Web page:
When the U.S. left the Trans-Pacific Partnership the remaining members rebranded it to the Comprehensive and Progressive TPP by suspending tough investor and intellectual property protections.

When it finally went into force in December 2018 businesses and entrepreneurs in initial batch of implementers: Canada, Australia, Japan, Mexico, New Zealand, and Singapore began enjoying preferential access to each other’s markets while their U.S. competitors have had to sit on the sidelines. 
The U.S. left behind a large gap of expected exports to Japan that largely Mexican and Canadian producers have surged to fill.
Greater access to Japan’s market was the huge economic and political win for the U.S., but not enough for Trump or Clinton to endorse in 2016. Japan is the largest economy in the trade bloc after the U.S., a top U.S. trade partner, and always a chief source of FDI fueling nearly a million jobs, $8 billion in R&D, and $95 billion in exports. Not only was this relationship expected to grow, analysts expected it would make the bloc large enough to achieve other foreign policy aims.

As the richest economy on a per capita basis in the region and the 3rd largest GDP in the world, Japan made the group “pivotal,”  capable of attracting the rest of Asia from China’s political and economic gravity into a rules-based,  market oriented system.  

Trump has managed to make up for some of the economic loss to Japan’s market by negotiating and implementing a phase 1 trade agreement with Japan, the USJTA went into effect January 1, 2020. Yet it doesn’t cover everything that was in TPP.

In fact, Canada estimated, quite explicitly that “in the absence of U.S. competition” its “GDP gains would improve to $3.4 billion under the CPTPP, compared to $2.8 billion under the TPP.” It seems to be the case for Mexico as well.

For instance, under CPTPP Japan imports tomatoes, helmets, and coats duty-free, and fish at a reduced 2.5 percent tariff rate. These aren’t covered by the USJTA forcing American exporters to pay Japan’s MFN rate of 5 percent for tomatoes, 5% for helmets, up to 16% for coats, and 5% for fish.  Thus, since implementing the CPTPP in 2018, U.S. exports of fish to Japan have declined by 21%, the industry has no hope of competing with their Mexican competitors which export 5 times as many, by value, to Japan.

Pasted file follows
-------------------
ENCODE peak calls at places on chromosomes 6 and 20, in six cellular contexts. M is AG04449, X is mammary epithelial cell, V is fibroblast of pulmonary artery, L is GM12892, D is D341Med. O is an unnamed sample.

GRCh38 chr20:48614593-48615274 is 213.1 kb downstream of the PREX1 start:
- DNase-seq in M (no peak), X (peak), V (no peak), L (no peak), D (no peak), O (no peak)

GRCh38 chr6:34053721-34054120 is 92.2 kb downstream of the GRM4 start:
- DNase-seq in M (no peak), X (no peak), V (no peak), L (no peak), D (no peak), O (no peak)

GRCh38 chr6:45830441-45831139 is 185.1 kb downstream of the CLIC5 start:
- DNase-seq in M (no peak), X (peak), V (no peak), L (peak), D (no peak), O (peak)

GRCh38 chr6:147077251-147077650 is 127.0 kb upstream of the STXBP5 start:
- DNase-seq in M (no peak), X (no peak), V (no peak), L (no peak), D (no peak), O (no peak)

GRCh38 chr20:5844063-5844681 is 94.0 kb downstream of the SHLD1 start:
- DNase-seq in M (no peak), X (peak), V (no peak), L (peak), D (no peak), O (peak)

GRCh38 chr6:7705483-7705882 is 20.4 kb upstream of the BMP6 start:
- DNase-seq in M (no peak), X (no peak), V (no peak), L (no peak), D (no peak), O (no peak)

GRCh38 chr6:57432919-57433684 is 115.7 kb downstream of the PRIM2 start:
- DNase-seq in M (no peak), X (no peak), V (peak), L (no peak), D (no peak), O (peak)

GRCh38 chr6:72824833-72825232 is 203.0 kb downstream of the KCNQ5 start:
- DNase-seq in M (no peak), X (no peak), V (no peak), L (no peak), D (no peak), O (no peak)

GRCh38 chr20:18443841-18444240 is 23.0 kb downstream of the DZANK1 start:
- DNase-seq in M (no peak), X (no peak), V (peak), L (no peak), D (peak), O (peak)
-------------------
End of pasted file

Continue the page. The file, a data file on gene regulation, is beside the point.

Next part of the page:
In other areas, such as pharmaceutical goods and pork products Japan still imports more from the U.S., but that gap is closing. For instance, before CPTPP the U.S. exported $1.2 billion of pork to Japan, 16% more than our chief competitor Canada. In 2019, after CPTPP took effect and before the USJTA which secured the same preferential tariff rate, U.S. pork exports to Japan declined by 4%, while Canadian exports rose 6% reducing the US-CAN export gap to 7%.
Generally, because Mexico has more preferential trade agreements than the U.S., American companies export more cars and car parts from Mexico to the CPTPP region and the rest of the world than they do from the U.S. ports. That trend has increased. At the same time, Japan, competing with the U.S., Canada, and Mexico exports double the value of autos and auto parts they send to the CPTPP region than North America. At the same time U.S. exports of electric machinery, and other industrial goods, has declined or stagnated while new players have Vietnam have increased their exports of electrical machinery to the region by 37%.
The Recent executive order to buy American pharmaceuticals from domestic producers and to raise steel tariffs only increase the price Americans have to pay for them and make it harder for these industries to compete abroad.

In 2018, 25 Republican senators signed a letter urging the Trump administration to get back into the TPP, not only for the economic benefit, but also to “counter the influence of the People’s Republic of China.” Rejoining TPP, the senators stated, would “increase pressure on the PRC to adopt substantive and positive economic reforms.”

Clearly, not going ahead with the TPP has ceded U.S. competitiveness in a region of 500 million people. Now that the USMCA has been implemented and phase 1 agreements with Japan and China have been signed, re-engaging with the trade bloc should be seen as a next step in confronting China and boosting America’s economic potential.